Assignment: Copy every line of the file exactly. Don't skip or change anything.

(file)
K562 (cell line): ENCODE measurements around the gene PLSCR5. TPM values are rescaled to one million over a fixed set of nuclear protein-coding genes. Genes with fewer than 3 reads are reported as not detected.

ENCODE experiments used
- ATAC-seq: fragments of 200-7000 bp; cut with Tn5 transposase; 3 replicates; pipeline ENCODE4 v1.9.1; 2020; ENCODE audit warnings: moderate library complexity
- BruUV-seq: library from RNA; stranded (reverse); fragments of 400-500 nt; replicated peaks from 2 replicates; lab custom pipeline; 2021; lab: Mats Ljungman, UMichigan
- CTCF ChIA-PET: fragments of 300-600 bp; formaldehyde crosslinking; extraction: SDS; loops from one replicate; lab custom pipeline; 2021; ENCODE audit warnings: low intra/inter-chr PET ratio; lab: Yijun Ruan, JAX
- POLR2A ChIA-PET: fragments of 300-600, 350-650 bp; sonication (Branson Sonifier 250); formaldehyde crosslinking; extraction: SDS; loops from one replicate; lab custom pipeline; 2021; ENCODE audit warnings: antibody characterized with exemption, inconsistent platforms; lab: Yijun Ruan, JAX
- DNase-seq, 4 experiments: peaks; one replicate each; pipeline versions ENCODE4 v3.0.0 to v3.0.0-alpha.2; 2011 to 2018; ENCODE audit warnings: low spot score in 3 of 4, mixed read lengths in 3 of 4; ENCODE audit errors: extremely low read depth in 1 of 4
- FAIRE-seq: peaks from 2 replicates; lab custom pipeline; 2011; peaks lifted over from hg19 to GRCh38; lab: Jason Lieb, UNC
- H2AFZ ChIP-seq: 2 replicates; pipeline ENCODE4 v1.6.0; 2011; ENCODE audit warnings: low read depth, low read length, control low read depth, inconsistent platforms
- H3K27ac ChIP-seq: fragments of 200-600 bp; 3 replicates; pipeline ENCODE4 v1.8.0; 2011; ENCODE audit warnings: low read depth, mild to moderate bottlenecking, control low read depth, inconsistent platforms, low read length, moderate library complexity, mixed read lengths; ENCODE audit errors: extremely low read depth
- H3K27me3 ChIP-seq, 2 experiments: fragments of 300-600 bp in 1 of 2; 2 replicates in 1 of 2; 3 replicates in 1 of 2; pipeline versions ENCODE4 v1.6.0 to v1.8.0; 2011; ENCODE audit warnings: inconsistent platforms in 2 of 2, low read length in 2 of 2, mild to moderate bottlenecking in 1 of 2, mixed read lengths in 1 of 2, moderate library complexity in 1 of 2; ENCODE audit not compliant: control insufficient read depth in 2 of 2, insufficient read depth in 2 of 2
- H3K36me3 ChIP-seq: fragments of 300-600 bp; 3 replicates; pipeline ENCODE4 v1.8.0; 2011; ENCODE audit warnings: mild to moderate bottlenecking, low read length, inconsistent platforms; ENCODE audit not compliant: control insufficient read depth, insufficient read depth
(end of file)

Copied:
K562 (cell line): ENCODE measurements around the gene PLSCR5. TPM values are rescaled to one million over a fixed set of nuclear protein-coding genes. Genes with fewer than 3 reads are reported as not detected.

ENCODE experiments used
- ATAC-seq: fragments of 200-7000 bp; cut with Tn5 transposase; 3 replicates; pipeline ENCODE4 v1.9.1; 2020; ENCODE audit warnings: moderate library complexity
- BruUV-seq: library from RNA; stranded (reverse); fragments of 400-500 nt; replicated peaks from 2 replicates; lab custom pipeline; 2021; lab: Mats Ljungman, UMichigan
- CTCF ChIA-PET: fragments of 300-600 bp; formaldehyde crosslinking; extraction: SDS; loops from one replicate; lab custom pipeline; 2021; ENCODE audit warnings: low intra/inter-chr PET ratio; lab: Yijun Ruan, JAX
- POLR2A ChIA-PET: fragments of 300-600, 350-650 bp; sonication (Branson Sonifier 250); formaldehyde crosslinking; extraction: SDS; loops from one replicate; lab custom pipeline; 2021; ENCODE audit warnings: antibody characterized with exemption, inconsistent platforms; lab: Yijun Ruan, JAX
- DNase-seq, 4 experiments: peaks; one replicate each; pipeline versions ENCODE4 v3.0.0 to v3.0.0-alpha.2; 2011 to 2018; ENCODE audit warnings: low spot score in 3 of 4, mixed read lengths in 3 of 4; ENCODE audit errors: extremely low read depth in 1 of 4
- FAIRE-seq: peaks from 2 replicates; lab custom pipeline; 2011; peaks lifted over from hg19 to GRCh38; lab: Jason Lieb, UNC
- H2AFZ ChIP-seq: 2 replicates; pipeline ENCODE4 v1.6.0; 2011; ENCODE audit warnings: low read depth, low read length, control low read depth, inconsistent platforms
- H3K27ac ChIP-seq: fragments of 200-600 bp; 3 replicates; pipeline ENCODE4 v1.8.0; 2011; ENCODE audit warnings: low read depth, mild to moderate bottlenecking, control low read depth, inconsistent platforms, low read length, moderate library complexity, mixed read lengths; ENCODE audit errors: extremely low read depth
- H3K27me3 ChIP-seq, 2 experiments: fragments of 300-600 bp in 1 of 2; 2 replicates in 1 of 2; 3 replicates in 1 of 2; pipeline versions ENCODE4 v1.6.0 to v1.8.0; 2011; ENCODE audit warnings: inconsistent platforms in 2 of 2, low read length in 2 of 2, mild to moderate bottlenecking in 1 of 2, mixed read lengths in 1 of 2, moderate library complexity in 1 of 2; ENCODE audit not compliant: control insufficient read depth in 2 of 2, insufficient read depth in 2 of 2
- H3K36me3 ChIP-seq: fragments of 300-600 bp; 3 replicates; pipeline ENCODE4 v1.8.0; 2011; ENCODE audit warnings: mild to moderate bottlenecking, low read length, inconsistent platforms; ENCODE audit not compliant: control insufficient read depth, insufficient read depth